Lot 1083
  • 1083

ZENG FANZHI | Mask Series

Estimate
4,000,000 - 6,000,000 HKD
Sold
7,320,000 HKD
bidding is closed

Description

  • Zeng Fanzhi
  • Mask Series
  • oil on canvas
  • 85 x 100cm
signed in Chinese and Pinyin and dated 1998.9

Provenance

Private Collection
Christie's, Hong Kong, 27 November 2010, lot 1027
Acquired by the present owner from the above sale

Catalogue Note

From Mask to Self-Portrait
Zeng Fanzhi

In the mid-1990s, China was transforming fast. Chinese officials started wearing suits and ties… Everybody wanted to look good, but there was an air of fraudulence in it. I felt that the thing they wanted to change was their appearance, and I represented this feeling in the earlier pieces of the Mask series. - Zeng Fanzhi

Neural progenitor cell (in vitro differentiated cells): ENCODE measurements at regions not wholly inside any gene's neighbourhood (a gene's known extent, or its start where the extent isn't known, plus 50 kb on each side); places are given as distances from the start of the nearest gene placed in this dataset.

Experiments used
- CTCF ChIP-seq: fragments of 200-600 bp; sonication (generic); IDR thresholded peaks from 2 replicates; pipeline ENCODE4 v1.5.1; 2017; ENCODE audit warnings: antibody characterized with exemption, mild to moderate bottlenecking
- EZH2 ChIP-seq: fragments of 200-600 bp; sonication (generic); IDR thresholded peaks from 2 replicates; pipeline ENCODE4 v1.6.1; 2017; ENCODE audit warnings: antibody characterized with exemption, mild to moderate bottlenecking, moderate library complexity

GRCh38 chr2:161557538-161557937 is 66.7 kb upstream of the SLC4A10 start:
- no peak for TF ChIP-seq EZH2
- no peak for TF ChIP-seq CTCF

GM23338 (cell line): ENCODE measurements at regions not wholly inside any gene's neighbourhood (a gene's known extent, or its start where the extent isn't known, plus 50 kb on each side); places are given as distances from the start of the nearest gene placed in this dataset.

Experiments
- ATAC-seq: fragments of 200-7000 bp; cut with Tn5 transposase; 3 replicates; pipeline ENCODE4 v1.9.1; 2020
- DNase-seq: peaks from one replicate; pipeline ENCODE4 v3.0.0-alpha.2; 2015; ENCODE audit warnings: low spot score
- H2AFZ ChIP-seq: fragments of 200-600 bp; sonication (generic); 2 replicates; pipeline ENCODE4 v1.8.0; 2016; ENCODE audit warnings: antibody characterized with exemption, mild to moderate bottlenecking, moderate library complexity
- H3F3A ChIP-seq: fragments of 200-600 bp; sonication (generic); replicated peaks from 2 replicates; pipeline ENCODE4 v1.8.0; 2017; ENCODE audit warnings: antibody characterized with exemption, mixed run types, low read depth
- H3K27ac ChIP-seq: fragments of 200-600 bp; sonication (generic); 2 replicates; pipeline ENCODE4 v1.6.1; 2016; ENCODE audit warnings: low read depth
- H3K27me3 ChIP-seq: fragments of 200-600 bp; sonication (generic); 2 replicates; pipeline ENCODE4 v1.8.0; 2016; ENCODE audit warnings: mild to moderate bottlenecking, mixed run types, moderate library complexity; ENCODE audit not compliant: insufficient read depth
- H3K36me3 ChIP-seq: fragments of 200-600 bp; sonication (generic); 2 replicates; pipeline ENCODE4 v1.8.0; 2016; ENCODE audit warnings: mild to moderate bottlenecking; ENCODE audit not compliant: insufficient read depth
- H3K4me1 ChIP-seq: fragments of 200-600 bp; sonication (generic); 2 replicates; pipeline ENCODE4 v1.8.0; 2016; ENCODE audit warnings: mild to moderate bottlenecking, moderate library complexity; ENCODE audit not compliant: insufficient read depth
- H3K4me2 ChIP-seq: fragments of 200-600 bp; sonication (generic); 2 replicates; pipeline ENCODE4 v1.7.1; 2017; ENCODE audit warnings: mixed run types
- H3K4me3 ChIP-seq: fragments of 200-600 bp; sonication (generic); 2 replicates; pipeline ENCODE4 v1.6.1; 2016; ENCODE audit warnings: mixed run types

The overall effect is of people who are trying to suppress their emotions in order to present an air of calm—yet they are betrayed by their hands; they are unable to conceal their hands. - Li Xianting